What a difference a year makes for agriculture

What a difference a year makes for agriculture

One short year ago, we had corn in the ground by today and planters were rolling, a once-in-a-lifetime opportunity.

Then we had a freeze on April 11 that nipped emerged corn and everything else, including developing plants, fruit and blossoms. So corn, apples, peaches, grapes, strawberries and tomatoes were damaged or lost.

When I chatted with a grower in late April, it was already a "year to forget," and that was before things got even worse.

The impact of the drought and heat really came home when the U.S. Department of Agriculture's National Agricultural Statistics Service released the area county yields for 2012. Corn took the major hit while soybeans were rescued by the Labor Day rains from Hurricane Isaac remnants.

Corn yields in bushels per acre for Champaign and area counties were:

County  Expected Yield  Final 2012 Yield
Champaign  177.4 108.9
Vermilion  171.7 100.1
Edgar  167.2 96.7
Douglas  173.4 99.4
Piatt  180.5 130.8
McLean  183.3 109.5
Ford  173.6 63.9
Iroquois  175.2 105.7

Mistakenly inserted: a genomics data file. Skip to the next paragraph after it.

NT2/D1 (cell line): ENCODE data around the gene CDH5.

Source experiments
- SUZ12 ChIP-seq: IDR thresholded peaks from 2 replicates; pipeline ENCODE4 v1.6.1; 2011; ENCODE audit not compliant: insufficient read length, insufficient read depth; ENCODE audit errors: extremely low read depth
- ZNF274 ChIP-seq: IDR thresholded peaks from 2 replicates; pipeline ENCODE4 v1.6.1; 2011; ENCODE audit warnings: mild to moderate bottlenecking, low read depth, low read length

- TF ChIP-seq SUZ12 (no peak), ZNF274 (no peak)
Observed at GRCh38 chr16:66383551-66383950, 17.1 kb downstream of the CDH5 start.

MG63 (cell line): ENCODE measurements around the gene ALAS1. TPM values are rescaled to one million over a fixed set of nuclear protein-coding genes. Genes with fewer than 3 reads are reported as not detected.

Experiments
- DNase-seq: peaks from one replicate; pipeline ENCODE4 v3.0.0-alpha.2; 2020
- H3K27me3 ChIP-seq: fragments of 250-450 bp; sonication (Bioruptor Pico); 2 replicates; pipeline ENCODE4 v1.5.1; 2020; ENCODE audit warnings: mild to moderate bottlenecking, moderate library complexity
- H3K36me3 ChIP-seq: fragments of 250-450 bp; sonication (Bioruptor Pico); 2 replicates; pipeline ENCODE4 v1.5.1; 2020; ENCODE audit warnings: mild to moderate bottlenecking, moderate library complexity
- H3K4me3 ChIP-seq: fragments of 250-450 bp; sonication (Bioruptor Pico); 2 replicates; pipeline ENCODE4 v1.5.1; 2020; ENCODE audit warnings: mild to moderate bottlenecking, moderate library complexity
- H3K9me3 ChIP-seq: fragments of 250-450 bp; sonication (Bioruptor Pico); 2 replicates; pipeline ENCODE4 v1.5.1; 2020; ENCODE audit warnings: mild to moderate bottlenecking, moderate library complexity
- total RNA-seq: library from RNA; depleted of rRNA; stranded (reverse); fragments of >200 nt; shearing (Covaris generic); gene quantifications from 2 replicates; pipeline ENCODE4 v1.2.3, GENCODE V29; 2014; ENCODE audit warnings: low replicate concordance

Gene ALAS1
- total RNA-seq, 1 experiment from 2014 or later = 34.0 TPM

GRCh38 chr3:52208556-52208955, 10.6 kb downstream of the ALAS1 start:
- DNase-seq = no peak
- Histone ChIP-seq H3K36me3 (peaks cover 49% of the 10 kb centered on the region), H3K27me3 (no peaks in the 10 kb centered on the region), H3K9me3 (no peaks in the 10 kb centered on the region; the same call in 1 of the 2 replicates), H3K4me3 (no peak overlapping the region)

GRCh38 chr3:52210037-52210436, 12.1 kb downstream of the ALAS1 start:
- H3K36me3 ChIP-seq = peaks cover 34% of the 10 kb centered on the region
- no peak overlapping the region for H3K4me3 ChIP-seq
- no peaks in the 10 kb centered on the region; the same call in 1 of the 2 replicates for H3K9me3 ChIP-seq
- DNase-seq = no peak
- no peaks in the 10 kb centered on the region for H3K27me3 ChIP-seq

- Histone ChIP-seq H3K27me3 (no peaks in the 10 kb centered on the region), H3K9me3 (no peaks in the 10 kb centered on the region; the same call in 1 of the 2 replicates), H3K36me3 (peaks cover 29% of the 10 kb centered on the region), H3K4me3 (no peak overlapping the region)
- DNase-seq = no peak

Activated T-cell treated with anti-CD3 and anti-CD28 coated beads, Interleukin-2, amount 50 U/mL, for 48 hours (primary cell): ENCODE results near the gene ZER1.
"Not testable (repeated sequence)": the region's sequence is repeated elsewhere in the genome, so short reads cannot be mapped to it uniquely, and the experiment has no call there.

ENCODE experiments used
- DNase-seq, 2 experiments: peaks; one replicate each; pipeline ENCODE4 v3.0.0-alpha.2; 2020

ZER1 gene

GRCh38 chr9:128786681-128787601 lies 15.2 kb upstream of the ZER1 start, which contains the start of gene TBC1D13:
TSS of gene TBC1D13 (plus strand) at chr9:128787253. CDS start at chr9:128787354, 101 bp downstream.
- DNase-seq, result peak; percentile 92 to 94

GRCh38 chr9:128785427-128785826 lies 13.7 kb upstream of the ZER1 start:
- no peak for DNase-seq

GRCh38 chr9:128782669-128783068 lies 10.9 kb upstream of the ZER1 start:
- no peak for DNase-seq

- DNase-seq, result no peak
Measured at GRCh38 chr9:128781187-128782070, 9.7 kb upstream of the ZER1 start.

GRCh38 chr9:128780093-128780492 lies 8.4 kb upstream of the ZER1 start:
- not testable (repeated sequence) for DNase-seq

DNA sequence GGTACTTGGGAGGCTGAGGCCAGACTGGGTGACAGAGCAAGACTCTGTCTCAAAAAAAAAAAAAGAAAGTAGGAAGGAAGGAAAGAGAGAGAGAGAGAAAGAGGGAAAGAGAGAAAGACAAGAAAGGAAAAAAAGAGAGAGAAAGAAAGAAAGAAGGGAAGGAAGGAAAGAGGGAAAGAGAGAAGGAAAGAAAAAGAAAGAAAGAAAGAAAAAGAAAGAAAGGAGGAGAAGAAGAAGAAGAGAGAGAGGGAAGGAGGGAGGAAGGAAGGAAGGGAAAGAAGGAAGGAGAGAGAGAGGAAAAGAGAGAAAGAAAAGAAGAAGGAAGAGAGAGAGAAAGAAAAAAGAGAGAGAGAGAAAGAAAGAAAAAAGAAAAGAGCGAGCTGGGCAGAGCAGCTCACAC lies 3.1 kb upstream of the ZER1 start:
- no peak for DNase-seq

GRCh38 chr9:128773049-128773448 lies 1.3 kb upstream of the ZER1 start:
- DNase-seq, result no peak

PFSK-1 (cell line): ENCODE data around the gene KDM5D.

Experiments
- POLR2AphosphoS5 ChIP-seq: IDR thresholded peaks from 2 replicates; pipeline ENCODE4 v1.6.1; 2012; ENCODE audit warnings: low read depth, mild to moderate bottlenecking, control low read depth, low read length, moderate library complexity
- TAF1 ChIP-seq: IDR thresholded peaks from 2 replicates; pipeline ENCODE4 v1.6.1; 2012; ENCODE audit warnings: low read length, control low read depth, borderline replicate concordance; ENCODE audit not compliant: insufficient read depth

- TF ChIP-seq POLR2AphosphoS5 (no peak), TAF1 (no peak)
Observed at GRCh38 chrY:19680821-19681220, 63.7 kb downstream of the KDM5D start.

So, what's in store for 2013? Last month, USDA chief economist Joe Glauber looked into his crystal ball at the USDA Outlook Forum. He predicted that commodity prices will fall "significantly" in 2013 due to increased yields and acreage.

Corn acreage is projected at 96.5 million. Assuming normal weather, trend yields are projected at 163.6 bushels per acre for a production of 14.53 billion bushels. Carryout will be 2.177 billion bushels with an average corn price down 33 percent from 2012 to $4.80.

Soybean acreage for 2013 is pegged at 77.5 million, equal to the 2009 record. Trend yield is predicted at 44.5 bushels per acre for a production of 3.405 billion bushels. Carryout will be 250 million bushels with the average price down 27 percent to $10.50.

The Climate Prediction Center delivered a weather outlook to the forum. There is no specific weather pattern associated with either El Nino or La Nina. Also, no warming or cooling of Pacific sea surface temperatures is expected. So scientists look for a 58 to 79 percent chance of "neutral " conditions from March to August. Their central Corn Belt forecast for March to May was for slightly above-normal temperatures and above-normal precipitation. For June to August, the forecast is for slightly-above normal temperatures with no distinct precipitation trend.

What's the latest information from the drought monitor for Illinois? The March 5 drought monitor has 65 percent of Illinois with no drought (including central Illinois); 19 percent of northwestern Illinois is abnormally dry while 16 percent of extreme northwestern Illinois is in moderate drought.

So what's in store for 2013? No one knows, so remain flexible and stay tuned!

Steve Ayers is educator for local food systems and small farms at the University of Illinois Extension, Champaign/Ford/Iroquois/Vermilion unit. Send mail to 801 N. Country Fair Drive, Suite D, Champaign, IL 61821; call 333-7672; send a fax to 333-7683; or email srayers@uiuc.edu.